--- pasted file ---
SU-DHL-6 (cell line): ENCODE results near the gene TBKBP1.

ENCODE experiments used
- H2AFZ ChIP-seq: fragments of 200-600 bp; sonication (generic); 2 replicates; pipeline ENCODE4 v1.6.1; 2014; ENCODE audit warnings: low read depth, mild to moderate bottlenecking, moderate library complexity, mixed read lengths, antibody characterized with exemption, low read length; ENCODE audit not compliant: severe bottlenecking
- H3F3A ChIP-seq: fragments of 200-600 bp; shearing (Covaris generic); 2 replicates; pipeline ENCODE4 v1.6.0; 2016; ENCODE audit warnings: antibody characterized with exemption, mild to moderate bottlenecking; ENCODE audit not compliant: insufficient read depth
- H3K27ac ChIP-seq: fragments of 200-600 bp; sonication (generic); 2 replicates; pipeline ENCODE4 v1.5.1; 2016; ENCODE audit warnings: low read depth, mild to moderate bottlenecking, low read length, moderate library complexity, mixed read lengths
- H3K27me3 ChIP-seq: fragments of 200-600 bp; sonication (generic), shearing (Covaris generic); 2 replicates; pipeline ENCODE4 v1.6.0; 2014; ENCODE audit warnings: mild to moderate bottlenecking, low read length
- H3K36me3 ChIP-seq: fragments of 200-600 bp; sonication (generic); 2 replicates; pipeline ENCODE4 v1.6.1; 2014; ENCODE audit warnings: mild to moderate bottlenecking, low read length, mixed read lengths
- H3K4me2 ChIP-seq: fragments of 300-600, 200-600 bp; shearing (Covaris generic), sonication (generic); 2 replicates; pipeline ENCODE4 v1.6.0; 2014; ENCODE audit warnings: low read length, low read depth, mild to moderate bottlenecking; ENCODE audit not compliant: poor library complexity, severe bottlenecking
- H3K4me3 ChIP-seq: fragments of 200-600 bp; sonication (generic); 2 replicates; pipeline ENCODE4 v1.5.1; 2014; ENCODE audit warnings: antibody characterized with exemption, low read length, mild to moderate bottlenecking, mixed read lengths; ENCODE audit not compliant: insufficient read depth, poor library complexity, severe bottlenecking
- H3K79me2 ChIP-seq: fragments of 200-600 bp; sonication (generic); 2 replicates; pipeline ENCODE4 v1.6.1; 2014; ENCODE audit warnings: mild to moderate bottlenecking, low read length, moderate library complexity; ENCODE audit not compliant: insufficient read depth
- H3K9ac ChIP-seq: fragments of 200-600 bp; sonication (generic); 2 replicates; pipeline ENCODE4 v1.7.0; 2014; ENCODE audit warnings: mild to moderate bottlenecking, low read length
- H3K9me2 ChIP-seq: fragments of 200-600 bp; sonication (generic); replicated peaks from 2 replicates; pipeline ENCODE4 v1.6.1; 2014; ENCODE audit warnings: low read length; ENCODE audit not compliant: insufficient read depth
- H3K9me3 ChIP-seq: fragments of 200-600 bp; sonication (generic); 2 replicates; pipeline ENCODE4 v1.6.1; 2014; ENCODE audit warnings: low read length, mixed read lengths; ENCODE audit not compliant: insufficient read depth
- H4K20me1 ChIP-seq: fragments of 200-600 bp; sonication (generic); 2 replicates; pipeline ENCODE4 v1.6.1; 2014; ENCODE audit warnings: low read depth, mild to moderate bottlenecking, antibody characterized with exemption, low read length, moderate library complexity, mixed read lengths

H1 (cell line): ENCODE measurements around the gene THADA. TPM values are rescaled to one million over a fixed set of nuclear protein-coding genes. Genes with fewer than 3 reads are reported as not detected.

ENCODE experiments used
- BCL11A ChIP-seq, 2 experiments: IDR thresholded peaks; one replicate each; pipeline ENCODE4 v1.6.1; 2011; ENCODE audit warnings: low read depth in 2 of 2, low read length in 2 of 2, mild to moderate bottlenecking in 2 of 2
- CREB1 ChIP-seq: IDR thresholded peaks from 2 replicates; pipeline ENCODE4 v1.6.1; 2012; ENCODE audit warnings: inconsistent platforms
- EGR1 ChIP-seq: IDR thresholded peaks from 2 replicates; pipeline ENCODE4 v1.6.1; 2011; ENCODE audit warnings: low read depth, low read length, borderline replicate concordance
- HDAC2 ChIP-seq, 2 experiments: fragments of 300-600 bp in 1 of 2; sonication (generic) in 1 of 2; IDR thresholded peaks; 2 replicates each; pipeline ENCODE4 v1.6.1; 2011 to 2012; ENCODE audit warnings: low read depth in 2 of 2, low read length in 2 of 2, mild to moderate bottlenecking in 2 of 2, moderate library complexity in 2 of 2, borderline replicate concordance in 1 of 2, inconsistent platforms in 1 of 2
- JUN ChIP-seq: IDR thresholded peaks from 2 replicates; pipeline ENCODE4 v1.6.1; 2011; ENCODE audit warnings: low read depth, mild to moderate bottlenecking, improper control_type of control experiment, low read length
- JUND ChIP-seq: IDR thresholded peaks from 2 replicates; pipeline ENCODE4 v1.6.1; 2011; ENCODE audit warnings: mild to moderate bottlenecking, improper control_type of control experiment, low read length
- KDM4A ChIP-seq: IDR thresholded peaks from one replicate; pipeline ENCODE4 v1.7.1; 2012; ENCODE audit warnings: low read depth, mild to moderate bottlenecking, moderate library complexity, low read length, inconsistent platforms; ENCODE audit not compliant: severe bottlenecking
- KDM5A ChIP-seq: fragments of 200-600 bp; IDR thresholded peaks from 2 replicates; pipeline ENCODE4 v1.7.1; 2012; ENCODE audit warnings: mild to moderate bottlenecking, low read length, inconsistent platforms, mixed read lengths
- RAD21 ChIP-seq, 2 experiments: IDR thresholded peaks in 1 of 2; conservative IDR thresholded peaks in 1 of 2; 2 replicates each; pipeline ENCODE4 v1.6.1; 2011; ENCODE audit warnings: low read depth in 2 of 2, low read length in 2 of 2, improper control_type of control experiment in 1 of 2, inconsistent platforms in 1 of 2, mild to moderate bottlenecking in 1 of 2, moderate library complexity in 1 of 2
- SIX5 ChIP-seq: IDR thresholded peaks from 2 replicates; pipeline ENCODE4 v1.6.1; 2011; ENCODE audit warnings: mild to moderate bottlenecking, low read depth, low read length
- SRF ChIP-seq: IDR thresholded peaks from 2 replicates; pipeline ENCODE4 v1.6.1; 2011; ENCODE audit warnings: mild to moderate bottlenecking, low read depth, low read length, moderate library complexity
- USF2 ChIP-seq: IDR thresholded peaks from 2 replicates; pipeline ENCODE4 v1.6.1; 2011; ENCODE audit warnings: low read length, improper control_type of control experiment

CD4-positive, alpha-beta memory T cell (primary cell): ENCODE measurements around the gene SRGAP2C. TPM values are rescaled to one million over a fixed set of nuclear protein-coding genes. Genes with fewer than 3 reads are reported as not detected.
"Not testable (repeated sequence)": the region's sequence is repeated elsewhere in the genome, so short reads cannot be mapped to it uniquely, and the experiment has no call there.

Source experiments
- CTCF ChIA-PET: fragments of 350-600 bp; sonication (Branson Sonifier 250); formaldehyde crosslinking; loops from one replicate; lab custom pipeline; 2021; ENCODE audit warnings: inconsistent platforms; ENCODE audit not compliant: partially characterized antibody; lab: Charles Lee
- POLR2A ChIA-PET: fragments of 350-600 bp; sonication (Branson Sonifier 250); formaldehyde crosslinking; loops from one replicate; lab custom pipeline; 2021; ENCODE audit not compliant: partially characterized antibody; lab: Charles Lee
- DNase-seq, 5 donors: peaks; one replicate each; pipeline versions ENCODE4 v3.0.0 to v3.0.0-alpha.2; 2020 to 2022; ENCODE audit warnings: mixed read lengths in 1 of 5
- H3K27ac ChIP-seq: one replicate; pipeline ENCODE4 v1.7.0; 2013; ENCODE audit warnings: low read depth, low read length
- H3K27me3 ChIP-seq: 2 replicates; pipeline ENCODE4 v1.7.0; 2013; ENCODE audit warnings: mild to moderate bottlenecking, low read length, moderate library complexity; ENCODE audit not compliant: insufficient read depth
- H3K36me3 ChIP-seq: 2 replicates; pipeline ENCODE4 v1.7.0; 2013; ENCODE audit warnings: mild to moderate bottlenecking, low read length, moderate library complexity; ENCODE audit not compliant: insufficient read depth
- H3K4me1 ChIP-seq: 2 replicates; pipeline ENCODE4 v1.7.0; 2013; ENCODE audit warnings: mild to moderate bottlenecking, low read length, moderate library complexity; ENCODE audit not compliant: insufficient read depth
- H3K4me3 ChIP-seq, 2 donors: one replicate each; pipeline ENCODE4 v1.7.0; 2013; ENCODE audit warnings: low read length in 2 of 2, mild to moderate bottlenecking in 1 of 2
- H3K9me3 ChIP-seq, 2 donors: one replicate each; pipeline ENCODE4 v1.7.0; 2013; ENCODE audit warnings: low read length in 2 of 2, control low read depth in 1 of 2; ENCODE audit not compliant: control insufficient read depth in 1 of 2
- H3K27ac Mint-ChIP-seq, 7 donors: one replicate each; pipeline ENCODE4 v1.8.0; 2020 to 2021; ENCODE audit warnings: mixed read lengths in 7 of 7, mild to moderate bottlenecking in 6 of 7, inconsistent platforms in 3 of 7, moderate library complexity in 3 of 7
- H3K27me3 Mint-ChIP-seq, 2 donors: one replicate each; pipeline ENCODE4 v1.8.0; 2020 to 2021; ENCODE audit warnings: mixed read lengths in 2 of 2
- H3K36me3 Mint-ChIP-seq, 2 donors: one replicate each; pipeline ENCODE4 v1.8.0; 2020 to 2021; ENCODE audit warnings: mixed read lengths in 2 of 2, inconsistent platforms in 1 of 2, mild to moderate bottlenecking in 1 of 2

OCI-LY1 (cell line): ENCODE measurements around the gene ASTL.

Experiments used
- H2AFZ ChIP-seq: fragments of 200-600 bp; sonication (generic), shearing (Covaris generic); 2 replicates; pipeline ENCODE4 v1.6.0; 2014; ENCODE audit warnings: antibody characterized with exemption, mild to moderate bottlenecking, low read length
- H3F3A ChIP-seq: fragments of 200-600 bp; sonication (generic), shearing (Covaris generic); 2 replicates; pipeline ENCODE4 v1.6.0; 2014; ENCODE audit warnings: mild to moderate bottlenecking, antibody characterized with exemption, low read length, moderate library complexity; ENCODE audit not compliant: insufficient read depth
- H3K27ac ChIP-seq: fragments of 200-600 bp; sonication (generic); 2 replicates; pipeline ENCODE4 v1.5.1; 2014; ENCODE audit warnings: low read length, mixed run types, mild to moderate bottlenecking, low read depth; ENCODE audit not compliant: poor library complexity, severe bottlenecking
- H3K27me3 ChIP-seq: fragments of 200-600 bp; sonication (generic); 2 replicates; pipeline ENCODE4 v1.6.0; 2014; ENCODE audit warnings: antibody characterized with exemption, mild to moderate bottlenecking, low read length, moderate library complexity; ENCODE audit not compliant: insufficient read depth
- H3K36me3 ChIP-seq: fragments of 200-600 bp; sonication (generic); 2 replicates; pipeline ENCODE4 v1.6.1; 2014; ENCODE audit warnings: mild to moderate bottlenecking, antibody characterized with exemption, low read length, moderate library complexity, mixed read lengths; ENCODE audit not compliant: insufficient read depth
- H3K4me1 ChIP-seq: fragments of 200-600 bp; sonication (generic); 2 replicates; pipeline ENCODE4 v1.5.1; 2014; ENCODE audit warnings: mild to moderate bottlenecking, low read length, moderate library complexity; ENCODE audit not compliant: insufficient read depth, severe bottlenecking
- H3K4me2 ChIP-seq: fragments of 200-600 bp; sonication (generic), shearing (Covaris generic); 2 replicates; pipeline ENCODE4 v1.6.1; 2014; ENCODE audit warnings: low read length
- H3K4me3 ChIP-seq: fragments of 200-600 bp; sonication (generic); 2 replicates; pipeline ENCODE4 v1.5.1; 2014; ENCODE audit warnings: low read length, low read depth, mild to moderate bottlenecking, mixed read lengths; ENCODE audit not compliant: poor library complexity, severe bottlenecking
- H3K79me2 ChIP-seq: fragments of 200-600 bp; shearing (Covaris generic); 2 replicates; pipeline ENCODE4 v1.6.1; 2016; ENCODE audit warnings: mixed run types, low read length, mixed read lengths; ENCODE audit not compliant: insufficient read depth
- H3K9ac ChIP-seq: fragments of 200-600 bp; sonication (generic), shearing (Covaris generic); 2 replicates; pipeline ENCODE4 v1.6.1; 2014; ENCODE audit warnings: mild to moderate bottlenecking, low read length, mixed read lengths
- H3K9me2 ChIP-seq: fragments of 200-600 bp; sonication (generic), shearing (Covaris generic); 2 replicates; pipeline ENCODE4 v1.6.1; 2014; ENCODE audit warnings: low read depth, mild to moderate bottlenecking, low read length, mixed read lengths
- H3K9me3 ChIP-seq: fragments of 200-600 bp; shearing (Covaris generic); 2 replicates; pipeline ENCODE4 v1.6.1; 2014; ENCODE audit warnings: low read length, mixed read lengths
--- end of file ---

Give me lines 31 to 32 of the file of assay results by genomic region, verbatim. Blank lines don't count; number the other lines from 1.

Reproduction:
Source experiments
- CTCF ChIA-PET: fragments of 350-600 bp; sonication (Branson Sonifier 250); formaldehyde crosslinking; loops from one replicate; lab custom pipeline; 2021; ENCODE audit warnings: inconsistent platforms; ENCODE audit not compliant: partially characterized antibody; lab: Charles Lee